Photoshop CS5 Trickery & FX: Simplifying The Interface - Part 1
Click and hold one of the tabs and pull the document out of the floating palette. Now open several other images and notice that they will all be placed inside of the current activated floating palette (see Figure 1.15).
You can also access Photoshop’s commands in the command palettes. Command palettes are basically visual shortcuts to many of the commands that can be found in the text menus. All palettes have a drop-down menu located on the top-right corner that looks like a small black triangle, as shown in Figure 1.16. This will give you other options for that palette.
The palettes, like the toolbar, also have customizable features. You can minimize them by clicking the toggle button on the corner of the palette, as shown in Figure 1.17.
When they are minimized, you can place your mouse on the divider between the two palettes and by clicking and dragging, you can resize them to be even smaller (see Figure 1.18).
Since we no longer have the Palette Well, you can expand the individual palettes, which in this case are the Layers, by clicking the designated icon (see Figure 1.19). When you are finished using the palette, just click anywhere on the interface, and it will automatically minimize into an iconic mode. Make sure that in your Preferences panel (Edit > Preferences) under the Interface menu that you check the Auto Collapse Icon Palettes box to enable this feature.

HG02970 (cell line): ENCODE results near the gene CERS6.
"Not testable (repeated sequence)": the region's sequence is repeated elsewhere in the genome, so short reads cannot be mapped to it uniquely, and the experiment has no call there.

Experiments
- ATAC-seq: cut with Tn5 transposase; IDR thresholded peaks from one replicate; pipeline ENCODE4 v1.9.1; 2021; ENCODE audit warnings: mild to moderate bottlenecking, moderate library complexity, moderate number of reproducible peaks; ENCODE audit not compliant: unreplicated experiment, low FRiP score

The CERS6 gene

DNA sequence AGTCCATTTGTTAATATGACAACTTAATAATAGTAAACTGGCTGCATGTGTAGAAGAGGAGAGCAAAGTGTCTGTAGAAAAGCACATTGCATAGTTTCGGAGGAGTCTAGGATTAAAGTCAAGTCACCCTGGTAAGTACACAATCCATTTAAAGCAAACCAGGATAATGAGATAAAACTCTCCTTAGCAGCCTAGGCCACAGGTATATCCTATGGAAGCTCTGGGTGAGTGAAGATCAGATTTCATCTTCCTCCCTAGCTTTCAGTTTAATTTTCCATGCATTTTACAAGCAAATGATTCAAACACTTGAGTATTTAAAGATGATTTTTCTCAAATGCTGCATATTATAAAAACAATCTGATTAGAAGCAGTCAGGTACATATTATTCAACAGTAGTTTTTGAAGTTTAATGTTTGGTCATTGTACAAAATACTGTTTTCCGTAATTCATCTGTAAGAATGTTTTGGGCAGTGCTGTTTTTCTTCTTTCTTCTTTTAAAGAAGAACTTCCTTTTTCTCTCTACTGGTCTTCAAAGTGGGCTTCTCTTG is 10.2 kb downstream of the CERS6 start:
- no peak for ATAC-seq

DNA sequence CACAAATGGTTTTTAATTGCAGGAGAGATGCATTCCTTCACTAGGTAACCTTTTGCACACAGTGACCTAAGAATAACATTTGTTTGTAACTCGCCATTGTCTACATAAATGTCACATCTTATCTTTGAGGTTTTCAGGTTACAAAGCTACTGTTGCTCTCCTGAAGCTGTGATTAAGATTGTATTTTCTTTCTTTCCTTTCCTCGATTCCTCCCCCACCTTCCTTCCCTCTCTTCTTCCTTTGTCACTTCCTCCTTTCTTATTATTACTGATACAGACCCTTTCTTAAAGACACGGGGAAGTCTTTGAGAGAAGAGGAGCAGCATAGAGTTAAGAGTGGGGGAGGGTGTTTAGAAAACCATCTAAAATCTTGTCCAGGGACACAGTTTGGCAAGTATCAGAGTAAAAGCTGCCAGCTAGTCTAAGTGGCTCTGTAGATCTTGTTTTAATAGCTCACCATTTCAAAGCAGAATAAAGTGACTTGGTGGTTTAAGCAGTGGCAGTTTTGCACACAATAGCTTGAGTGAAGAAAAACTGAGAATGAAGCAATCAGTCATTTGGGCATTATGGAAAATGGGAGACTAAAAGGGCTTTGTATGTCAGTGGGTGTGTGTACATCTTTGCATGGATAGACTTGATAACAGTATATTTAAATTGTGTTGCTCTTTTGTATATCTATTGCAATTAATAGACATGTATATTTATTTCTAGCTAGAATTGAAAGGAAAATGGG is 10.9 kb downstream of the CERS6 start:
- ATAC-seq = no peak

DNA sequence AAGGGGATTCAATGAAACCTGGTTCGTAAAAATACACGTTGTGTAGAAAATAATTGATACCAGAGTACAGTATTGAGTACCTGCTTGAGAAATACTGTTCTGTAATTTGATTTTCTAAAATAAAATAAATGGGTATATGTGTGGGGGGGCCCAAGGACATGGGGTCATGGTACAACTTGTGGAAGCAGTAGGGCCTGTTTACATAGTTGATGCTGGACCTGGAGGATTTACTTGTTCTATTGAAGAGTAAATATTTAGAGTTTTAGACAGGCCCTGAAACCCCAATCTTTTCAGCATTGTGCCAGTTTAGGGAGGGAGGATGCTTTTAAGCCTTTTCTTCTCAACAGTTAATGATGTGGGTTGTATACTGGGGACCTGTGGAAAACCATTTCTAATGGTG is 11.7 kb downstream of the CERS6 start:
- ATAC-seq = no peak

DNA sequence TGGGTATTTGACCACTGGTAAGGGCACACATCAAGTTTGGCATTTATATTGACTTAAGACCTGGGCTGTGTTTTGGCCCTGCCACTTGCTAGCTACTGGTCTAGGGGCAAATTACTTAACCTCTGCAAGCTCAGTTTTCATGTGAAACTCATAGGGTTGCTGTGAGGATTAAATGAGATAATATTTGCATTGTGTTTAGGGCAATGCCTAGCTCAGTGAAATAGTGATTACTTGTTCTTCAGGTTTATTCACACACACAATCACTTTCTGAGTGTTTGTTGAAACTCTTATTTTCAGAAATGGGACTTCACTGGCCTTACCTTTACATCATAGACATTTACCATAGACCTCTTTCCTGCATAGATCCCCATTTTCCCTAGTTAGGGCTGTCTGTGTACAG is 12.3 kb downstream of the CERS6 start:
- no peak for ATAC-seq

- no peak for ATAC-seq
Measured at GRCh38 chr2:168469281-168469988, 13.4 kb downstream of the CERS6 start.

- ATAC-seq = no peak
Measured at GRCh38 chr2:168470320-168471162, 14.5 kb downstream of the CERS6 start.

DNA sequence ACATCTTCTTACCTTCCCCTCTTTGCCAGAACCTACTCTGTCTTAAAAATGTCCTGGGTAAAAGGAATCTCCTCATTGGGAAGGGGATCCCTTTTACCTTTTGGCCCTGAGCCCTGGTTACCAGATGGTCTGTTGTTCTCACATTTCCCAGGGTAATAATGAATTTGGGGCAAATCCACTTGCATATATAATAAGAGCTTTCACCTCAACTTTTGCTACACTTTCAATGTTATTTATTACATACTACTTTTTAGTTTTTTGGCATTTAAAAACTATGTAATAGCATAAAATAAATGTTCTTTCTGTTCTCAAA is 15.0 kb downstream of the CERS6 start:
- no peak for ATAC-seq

Auto collapsing your layer palettes can be very handy since the Palette Well is no longer available in CS4.
Just like the Tools palette, you can tear a particular palette away so that it will float on your desktop (see Figure 1.20).
These palettes are customizable in that you can attach them not only to the interface but also to one another by clicking and dragging the title bar and placing your mouse on any palette location, as shown in Figure 1.21 (A, B, and C). If the palettes are still in your way, you can access the Preferences dialog box and tell Photoshop to automatically collapse all palettes when you’re done accessing them (see Figure 1.21D). This will allow you to work much like you did with the Palette Well, in which a small icon was always available when you needed to access the palettes.
If the palette positions are still too annoying, press the Tab key to make all of the tools disappear. To access them again, just move your mouse to the outer edges of your workspace to the gray bars where your palettes used to be, and they will temporarily pop up to allow you access. When you’re finished using them, click anywhere on your interface, and they will completely disappear again.